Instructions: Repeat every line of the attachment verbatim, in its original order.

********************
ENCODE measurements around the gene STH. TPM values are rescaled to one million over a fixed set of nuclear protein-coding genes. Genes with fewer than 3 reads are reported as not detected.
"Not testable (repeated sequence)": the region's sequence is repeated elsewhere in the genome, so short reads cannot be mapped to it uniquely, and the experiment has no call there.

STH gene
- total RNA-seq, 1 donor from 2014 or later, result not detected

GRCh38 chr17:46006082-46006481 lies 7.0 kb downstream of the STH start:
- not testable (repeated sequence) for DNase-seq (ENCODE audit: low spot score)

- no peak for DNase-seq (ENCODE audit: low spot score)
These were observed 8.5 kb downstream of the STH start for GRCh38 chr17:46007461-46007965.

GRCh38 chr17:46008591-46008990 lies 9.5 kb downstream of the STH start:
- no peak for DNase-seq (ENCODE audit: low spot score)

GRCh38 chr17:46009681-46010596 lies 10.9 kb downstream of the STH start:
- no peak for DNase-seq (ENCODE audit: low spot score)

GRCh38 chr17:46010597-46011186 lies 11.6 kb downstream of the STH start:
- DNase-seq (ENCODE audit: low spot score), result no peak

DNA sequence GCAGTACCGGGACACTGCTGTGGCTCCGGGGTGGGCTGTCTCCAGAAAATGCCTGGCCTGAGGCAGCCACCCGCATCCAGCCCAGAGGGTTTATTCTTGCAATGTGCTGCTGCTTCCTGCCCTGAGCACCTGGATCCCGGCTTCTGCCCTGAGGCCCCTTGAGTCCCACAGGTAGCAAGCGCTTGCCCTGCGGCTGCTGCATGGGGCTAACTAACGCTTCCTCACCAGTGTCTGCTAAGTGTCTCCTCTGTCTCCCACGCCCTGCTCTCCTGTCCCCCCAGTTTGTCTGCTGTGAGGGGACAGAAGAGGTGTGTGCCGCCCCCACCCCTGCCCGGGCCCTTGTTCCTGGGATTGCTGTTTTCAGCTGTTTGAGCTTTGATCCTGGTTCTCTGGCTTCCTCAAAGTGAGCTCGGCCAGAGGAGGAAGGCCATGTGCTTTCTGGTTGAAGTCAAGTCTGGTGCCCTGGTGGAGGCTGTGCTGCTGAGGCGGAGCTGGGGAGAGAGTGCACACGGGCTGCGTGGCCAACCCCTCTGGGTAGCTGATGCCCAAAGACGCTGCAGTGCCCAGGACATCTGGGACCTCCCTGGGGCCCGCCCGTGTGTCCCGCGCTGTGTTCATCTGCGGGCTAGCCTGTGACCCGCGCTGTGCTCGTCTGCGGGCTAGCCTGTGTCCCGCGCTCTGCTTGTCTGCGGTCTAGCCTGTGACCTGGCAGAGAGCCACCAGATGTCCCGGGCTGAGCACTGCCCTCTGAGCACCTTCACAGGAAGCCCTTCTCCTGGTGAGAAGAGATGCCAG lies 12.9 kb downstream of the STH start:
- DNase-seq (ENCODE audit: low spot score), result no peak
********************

ENCODE measurements around the gene STH. TPM values are rescaled to one million over a fixed set of nuclear protein-coding genes. Genes with fewer than 3 reads are reported as not detected.
"Not testable (repeated sequence)": the region's sequence is repeated elsewhere in the genome, so short reads cannot be mapped to it uniquely, and the experiment has no call there.

STH gene
- total RNA-seq, 1 donor from 2014 or later, result not detected

GRCh38 chr17:46006082-46006481 lies 7.0 kb downstream of the STH start:
- not testable (repeated sequence) for DNase-seq (ENCODE audit: low spot score)

- no peak for DNase-seq (ENCODE audit: low spot score)
These were observed 8.5 kb downstream of the STH start for GRCh38 chr17:46007461-46007965.

GRCh38 chr17:46008591-46008990 lies 9.5 kb downstream of the STH start:
- no peak for DNase-seq (ENCODE audit: low spot score)

GRCh38 chr17:46009681-46010596 lies 10.9 kb downstream of the STH start:
- no peak for DNase-seq (ENCODE audit: low spot score)

GRCh38 chr17:46010597-46011186 lies 11.6 kb downstream of the STH start:
- DNase-seq (ENCODE audit: low spot score), result no peak

DNA sequence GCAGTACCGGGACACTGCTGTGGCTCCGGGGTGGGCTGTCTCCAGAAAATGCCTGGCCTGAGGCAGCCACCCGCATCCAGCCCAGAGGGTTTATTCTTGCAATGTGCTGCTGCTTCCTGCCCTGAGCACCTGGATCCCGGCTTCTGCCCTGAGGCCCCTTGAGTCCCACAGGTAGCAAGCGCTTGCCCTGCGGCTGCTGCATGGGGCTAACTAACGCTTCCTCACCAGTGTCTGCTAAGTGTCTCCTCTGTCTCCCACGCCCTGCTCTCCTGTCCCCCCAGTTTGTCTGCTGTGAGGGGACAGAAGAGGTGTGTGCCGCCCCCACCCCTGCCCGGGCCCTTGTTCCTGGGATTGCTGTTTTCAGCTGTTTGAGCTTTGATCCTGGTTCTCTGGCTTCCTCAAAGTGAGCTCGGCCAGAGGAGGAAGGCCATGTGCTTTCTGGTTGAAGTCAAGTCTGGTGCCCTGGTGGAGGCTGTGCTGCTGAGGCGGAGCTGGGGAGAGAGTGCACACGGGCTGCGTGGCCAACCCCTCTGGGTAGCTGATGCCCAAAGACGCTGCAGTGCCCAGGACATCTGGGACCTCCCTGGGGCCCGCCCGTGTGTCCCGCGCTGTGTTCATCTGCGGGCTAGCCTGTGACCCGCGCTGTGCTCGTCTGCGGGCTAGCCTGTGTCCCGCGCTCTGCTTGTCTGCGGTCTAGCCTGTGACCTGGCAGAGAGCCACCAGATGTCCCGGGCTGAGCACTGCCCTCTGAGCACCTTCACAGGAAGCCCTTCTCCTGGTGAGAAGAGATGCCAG lies 12.9 kb downstream of the STH start:
- DNase-seq (ENCODE audit: low spot score), result no peak